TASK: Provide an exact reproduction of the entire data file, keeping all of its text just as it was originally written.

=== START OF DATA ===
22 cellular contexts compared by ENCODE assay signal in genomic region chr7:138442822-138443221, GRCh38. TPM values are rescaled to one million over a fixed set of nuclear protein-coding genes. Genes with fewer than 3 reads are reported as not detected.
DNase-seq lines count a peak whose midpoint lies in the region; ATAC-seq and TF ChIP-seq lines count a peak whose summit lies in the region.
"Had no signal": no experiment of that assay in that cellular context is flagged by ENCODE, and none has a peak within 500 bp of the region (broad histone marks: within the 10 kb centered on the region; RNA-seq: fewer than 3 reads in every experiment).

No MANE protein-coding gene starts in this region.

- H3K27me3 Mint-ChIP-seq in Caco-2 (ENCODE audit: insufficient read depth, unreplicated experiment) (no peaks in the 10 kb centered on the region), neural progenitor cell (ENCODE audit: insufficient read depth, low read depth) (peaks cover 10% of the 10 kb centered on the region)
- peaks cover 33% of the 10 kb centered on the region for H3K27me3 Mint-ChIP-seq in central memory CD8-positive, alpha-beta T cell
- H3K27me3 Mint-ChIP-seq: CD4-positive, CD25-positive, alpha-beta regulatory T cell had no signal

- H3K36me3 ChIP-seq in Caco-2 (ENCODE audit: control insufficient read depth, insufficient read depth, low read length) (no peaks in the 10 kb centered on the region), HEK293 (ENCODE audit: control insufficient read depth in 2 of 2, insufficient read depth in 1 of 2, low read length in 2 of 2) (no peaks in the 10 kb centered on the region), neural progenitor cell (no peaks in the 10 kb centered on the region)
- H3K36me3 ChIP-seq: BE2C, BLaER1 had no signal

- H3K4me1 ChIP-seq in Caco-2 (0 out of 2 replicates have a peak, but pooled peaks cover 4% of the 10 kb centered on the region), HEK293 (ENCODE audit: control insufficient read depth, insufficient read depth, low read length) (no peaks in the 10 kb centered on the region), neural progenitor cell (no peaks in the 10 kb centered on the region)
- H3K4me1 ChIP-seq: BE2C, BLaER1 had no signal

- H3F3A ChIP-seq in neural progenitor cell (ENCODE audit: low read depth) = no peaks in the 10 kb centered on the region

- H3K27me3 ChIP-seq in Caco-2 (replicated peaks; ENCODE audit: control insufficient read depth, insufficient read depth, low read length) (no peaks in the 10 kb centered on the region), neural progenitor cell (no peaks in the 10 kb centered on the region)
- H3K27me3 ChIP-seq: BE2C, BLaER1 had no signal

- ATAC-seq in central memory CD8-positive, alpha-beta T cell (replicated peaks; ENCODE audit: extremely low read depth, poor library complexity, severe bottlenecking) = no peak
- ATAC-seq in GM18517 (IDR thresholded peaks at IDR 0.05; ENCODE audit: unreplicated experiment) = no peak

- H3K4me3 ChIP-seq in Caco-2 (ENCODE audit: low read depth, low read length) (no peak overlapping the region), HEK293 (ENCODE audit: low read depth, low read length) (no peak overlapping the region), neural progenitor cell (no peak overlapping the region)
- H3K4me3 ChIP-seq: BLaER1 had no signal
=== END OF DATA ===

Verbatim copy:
22 cellular contexts compared by ENCODE assay signal in genomic region chr7:138442822-138443221, GRCh38. TPM values are rescaled to one million over a fixed set of nuclear protein-coding genes. Genes with fewer than 3 reads are reported as not detected.
DNase-seq lines count a peak whose midpoint lies in the region; ATAC-seq and TF ChIP-seq lines count a peak whose summit lies in the region.
"Had no signal": no experiment of that assay in that cellular context is flagged by ENCODE, and none has a peak within 500 bp of the region (broad histone marks: within the 10 kb centered on the region; RNA-seq: fewer than 3 reads in every experiment).

No MANE protein-coding gene starts in this region.

- H3K27me3 Mint-ChIP-seq in Caco-2 (ENCODE audit: insufficient read depth, unreplicated experiment) (no peaks in the 10 kb centered on the region), neural progenitor cell (ENCODE audit: insufficient read depth, low read depth) (peaks cover 10% of the 10 kb centered on the region)
- peaks cover 33% of the 10 kb centered on the region for H3K27me3 Mint-ChIP-seq in central memory CD8-positive, alpha-beta T cell
- H3K27me3 Mint-ChIP-seq: CD4-positive, CD25-positive, alpha-beta regulatory T cell had no signal

- H3K36me3 ChIP-seq in Caco-2 (ENCODE audit: control insufficient read depth, insufficient read depth, low read length) (no peaks in the 10 kb centered on the region), HEK293 (ENCODE audit: control insufficient read depth in 2 of 2, insufficient read depth in 1 of 2, low read length in 2 of 2) (no peaks in the 10 kb centered on the region), neural progenitor cell (no peaks in the 10 kb centered on the region)
- H3K36me3 ChIP-seq: BE2C, BLaER1 had no signal

- H3K4me1 ChIP-seq in Caco-2 (0 out of 2 replicates have a peak, but pooled peaks cover 4% of the 10 kb centered on the region), HEK293 (ENCODE audit: control insufficient read depth, insufficient read depth, low read length) (no peaks in the 10 kb centered on the region), neural progenitor cell (no peaks in the 10 kb centered on the region)
- H3K4me1 ChIP-seq: BE2C, BLaER1 had no signal

- H3F3A ChIP-seq in neural progenitor cell (ENCODE audit: low read depth) = no peaks in the 10 kb centered on the region

- H3K27me3 ChIP-seq in Caco-2 (replicated peaks; ENCODE audit: control insufficient read depth, insufficient read depth, low read length) (no peaks in the 10 kb centered on the region), neural progenitor cell (no peaks in the 10 kb centered on the region)
- H3K27me3 ChIP-seq: BE2C, BLaER1 had no signal

- ATAC-seq in central memory CD8-positive, alpha-beta T cell (replicated peaks; ENCODE audit: extremely low read depth, poor library complexity, severe bottlenecking) = no peak
- ATAC-seq in GM18517 (IDR thresholded peaks at IDR 0.05; ENCODE audit: unreplicated experiment) = no peak

- H3K4me3 ChIP-seq in Caco-2 (ENCODE audit: low read depth, low read length) (no peak overlapping the region), HEK293 (ENCODE audit: low read depth, low read length) (no peak overlapping the region), neural progenitor cell (no peak overlapping the region)
- H3K4me3 ChIP-seq: BLaER1 had no signal